In Bitter Greens, Forysth weaves together the stories of the three main women: Charlotte-Rose, Selena and Margherita. Although it's fictional, Forsyth did her research and brings these two time periods to life. The book opens with Charlotte-Rose's story, and it takes a little bit of time before you get into the portion that focuses on Margherita. While I loved Margherita's portions the most, I was fascinated by Charlotte-Rose's life. Some of the most outrageous stories from her life are the things that really happened!
I really don't want to speak to what happens in the book because I think it's a book that you just have to experience for yourself. I did feel that some of the characters in the Rapunzel story were a little less fleshed-out than the "real" people in the story. In fact, I wanted a less of Charlotte-Rose and more of the fairy tale portions of the story. Forsyth's version of events was fascinating, and she introduced new explanations for certain parts that added a nice dimension to the Rapunzel story. That's what made me want more of the fairy tale!
There were times when the fairy tale felt like it was telling rather than showing, but I think that's partly due to the way the story is being "told" by the older nun in the convent. The story also shifts between a lot of different time periods, so you have to really pay attention to when each chapter is set. It's a slow and steady book, but the pacing never bothered me. Once I started to connect to the characters, I was happy to sit and read for hours!
While the language of the book is beautiful, the tone and content is much darker. Rapunzel isn't exactly light or happy material, and Forsyth definitely explores those heavier themes. There is a lot of sexual violence in the story - it affected all three of the main characters and became a pretty dominant presence in the book. It's the one thing that I struggled with while reading, and I ended up skimming a few things.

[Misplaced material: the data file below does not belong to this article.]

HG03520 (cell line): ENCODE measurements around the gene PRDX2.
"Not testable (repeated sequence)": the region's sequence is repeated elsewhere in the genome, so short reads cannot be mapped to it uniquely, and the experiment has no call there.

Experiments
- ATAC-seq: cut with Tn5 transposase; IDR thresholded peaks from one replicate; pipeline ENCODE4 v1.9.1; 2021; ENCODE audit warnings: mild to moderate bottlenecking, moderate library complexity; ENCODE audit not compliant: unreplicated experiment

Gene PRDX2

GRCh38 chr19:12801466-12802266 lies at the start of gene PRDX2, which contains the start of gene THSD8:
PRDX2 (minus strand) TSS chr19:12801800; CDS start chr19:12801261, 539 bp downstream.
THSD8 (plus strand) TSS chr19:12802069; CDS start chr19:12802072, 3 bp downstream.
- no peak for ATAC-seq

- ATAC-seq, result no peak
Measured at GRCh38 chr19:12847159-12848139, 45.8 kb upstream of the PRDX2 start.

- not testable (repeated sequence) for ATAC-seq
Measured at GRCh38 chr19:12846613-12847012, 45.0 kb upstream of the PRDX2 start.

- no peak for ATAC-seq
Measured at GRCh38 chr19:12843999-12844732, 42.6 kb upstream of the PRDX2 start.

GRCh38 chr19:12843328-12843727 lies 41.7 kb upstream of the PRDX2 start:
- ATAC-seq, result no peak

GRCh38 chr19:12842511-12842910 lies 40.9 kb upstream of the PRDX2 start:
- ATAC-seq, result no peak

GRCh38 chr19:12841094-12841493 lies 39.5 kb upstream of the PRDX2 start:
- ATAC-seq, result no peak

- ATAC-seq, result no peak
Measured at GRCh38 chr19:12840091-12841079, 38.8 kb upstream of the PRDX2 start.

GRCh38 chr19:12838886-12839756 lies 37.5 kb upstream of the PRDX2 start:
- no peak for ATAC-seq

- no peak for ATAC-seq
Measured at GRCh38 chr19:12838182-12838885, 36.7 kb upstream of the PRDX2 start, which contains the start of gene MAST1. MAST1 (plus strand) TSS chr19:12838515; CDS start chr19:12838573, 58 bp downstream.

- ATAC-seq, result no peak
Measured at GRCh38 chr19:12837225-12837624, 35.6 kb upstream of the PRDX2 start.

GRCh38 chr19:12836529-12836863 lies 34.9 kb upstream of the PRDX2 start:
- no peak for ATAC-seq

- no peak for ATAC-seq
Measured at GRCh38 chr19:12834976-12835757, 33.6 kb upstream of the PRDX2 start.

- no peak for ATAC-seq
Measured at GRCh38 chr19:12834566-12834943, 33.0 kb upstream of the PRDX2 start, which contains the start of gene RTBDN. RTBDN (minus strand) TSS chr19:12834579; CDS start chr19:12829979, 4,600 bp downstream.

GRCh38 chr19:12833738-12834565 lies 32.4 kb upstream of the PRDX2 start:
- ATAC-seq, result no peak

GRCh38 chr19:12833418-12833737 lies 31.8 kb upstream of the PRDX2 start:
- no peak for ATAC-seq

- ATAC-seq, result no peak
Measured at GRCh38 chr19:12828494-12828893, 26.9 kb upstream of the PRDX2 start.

I read Bitter Greens so quickly, lost myself in Forsyth's writing and admired the way she has crafted this book... and yet, I don't think I would ever re-read it. Forsyth has intricately crafted three separate stories and managed to bring them together into a moving and memorable book. I think fans of fairy tale retellings, in particular, will be delighted with Bitter Greens. I debated rating it a bit higher - it's an imaginative, atmospheric novel that was clearly well-researched - but I just couldn't get past a few issues with some of the dominant themes. However, overall, I really did love most of this book!
"Words. I had always loved them. I collected them, like I had collected pretty stones as a child. I liked to roll words over my tongue like a lump of molten honeycomb, savouring the sweetness, the crackle, the crunch. Cerulean, azure, blue. Shadowy, sombre, secret. Voluptuous, sensuous, amorous, Kiss, hiss, abyss."*I received a copy of this book from the publisher for review consideration. This did not affect my opinion of the book or my review.